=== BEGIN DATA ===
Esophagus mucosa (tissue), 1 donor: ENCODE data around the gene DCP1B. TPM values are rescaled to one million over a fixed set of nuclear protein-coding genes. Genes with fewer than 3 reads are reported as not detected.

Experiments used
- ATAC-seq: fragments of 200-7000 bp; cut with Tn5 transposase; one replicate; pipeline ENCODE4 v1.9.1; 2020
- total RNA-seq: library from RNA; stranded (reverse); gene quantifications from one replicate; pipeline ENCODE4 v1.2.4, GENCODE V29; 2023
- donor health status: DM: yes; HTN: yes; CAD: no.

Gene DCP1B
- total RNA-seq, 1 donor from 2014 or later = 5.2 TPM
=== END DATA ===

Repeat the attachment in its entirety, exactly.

Esophagus mucosa (tissue), 1 donor: ENCODE data around the gene DCP1B. TPM values are rescaled to one million over a fixed set of nuclear protein-coding genes. Genes with fewer than 3 reads are reported as not detected.

Experiments used
- ATAC-seq: fragments of 200-7000 bp; cut with Tn5 transposase; one replicate; pipeline ENCODE4 v1.9.1; 2020
- total RNA-seq: library from RNA; stranded (reverse); gene quantifications from one replicate; pipeline ENCODE4 v1.2.4, GENCODE V29; 2023
- donor health status: DM: yes; HTN: yes; CAD: no.

Gene DCP1B
- total RNA-seq, 1 donor from 2014 or later = 5.2 TPM